We’re now just two days away from having the new forms available for the News Media Evaluation service. Quill and Scroll has re-evaluated its News Media Evaluation over the past two years, and with the help of its Board of Directors and members of the Journalism Education Association, has re-vamped its evaluation forms. Keep watching this page for updates. Forms will be available Sunday, April 1.

Adviser scholarship applications open.

Advisers in active Quill and Scroll chapters have until April 15 to apply for the Lester G. Benz Memorial Scholarship for College Journalism Study. All high school journalism teachers, and newspaper and yearbook advisers who have had at least six semester hours of journalism courses; a minimum of four years teaching experience and advising school publications; currently teaching a journalistic writing class; and a definite commitment to return to the high school classroom and publication advising next year to apply the information gained in the coursework taken as a result of this scholarship. The scholarship program’s objective is to identify and reward experienced journalism teachers and publication advisers (as defined above) who seek the opportunity to upgrade their journalism skills, teaching methodologies and advising techniques.

What’s Viral?:

Return to readers

In an age where news access is constant and delivered in rapid, brief doses, Dan Kennedy explores how consumer attention spans have shifted and suggests how to avoid media addiction. While some experts call for a return to print media focus, others pose a challenge to online news sources: “They’re going to have to be a counterweight to the Net. They’re going to have to find creative ways to encourage and reward readers for slowing down and engaging in deep, undistracted modes of reading and thinking.”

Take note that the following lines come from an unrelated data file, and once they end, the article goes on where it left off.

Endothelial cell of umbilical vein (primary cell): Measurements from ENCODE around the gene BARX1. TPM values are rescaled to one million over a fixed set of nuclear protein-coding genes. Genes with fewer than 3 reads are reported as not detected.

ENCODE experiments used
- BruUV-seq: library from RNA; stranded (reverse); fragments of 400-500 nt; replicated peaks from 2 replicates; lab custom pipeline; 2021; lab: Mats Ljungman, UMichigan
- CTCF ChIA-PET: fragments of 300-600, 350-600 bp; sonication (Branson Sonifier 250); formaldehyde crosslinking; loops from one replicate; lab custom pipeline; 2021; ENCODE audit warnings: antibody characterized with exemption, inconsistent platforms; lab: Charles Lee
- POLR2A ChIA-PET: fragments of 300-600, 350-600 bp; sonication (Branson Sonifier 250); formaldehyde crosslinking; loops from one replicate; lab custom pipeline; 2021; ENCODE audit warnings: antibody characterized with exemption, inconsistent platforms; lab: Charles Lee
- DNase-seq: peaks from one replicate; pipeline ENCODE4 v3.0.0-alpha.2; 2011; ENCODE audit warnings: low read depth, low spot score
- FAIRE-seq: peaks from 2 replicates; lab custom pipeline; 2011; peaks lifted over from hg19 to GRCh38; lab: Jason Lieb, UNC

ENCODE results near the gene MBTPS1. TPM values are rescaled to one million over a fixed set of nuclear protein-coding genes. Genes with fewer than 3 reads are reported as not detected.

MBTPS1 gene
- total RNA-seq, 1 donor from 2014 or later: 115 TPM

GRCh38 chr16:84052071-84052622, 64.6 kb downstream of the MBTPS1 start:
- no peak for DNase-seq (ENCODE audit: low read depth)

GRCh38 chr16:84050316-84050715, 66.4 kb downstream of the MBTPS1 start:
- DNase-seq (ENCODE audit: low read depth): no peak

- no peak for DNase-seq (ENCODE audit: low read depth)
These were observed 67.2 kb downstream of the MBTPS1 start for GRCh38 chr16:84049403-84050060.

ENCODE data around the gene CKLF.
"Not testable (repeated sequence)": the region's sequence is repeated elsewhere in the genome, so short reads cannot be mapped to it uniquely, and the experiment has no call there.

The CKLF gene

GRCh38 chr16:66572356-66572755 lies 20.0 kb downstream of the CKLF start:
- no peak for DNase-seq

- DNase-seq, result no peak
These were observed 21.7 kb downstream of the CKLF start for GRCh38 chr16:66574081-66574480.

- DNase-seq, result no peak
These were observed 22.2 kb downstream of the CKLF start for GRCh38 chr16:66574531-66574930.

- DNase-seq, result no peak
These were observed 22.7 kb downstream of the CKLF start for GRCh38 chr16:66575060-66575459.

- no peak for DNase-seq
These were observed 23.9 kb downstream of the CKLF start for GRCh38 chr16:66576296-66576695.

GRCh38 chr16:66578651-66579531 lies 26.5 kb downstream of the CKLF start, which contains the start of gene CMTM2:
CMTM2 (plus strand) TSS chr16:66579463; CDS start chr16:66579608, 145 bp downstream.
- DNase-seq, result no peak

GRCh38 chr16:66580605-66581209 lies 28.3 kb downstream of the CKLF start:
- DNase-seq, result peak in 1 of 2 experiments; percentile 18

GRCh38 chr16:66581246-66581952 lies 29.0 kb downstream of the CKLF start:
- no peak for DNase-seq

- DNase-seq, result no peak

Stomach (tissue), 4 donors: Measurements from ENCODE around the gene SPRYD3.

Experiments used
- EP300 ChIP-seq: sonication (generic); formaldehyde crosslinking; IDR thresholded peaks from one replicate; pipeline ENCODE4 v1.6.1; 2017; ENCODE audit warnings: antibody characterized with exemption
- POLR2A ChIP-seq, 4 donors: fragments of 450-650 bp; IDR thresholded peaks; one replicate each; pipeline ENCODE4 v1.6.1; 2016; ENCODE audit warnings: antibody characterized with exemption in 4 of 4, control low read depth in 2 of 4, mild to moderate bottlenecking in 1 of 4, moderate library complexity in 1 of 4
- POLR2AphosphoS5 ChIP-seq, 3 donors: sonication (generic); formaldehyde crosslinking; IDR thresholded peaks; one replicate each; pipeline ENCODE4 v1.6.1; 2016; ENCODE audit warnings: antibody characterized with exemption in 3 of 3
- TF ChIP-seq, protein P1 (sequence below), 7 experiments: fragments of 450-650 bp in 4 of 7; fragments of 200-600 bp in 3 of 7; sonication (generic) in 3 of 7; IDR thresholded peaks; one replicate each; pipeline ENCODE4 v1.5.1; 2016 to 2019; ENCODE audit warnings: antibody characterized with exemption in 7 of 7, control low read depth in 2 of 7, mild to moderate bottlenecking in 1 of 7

Does Facebook really care about journalism?

Facebook make a lot of money. Period. Facebook makes a lot of that “a lot of money” by allowing its users to share journalistic content among its users. That sounds like a good thing for those of us who produce content, right? Click on my story, I make money. But it’s not that easy. The journalists producing the content make pennies on the dollar that Facebook makes, and often journalists themselves make nothing even though their stories may go viral. One editor claims Facebook really doesn’t care about journalism.

Just a Thought:

Justice for sterilization survivors

Survivors of 1900s practices in eugenics that forced sterilization on thousands of Californian citizens are calling for redress and compensation for the irreparable injustices of the state. A recent study confirmed suspicions that the populations most affected by California’s forced sterilizations were Latina women and Latino men. Read more here about Reproductive Movement and it’s efforts to seek justice for minority women populations here.

Free-range parenting?

That’s what they’re calling it in Utah. It’s what the old folks used to call parenting. You know, when you let your kids do whatever the heck they wanted to do, within reason. And Utah has found it necessary to actually say that this kind of interaction just might be OK.

Like, “Hey, Mom. I’m going to the park to play with Ashley.”

Mom: “OK, honey. Be safe.” NOT “Please wait until I am ready to drive you the two blocks to the park, where my friends and I can sit nearby to make sure that nothing happens to you while you have ‘fun.'”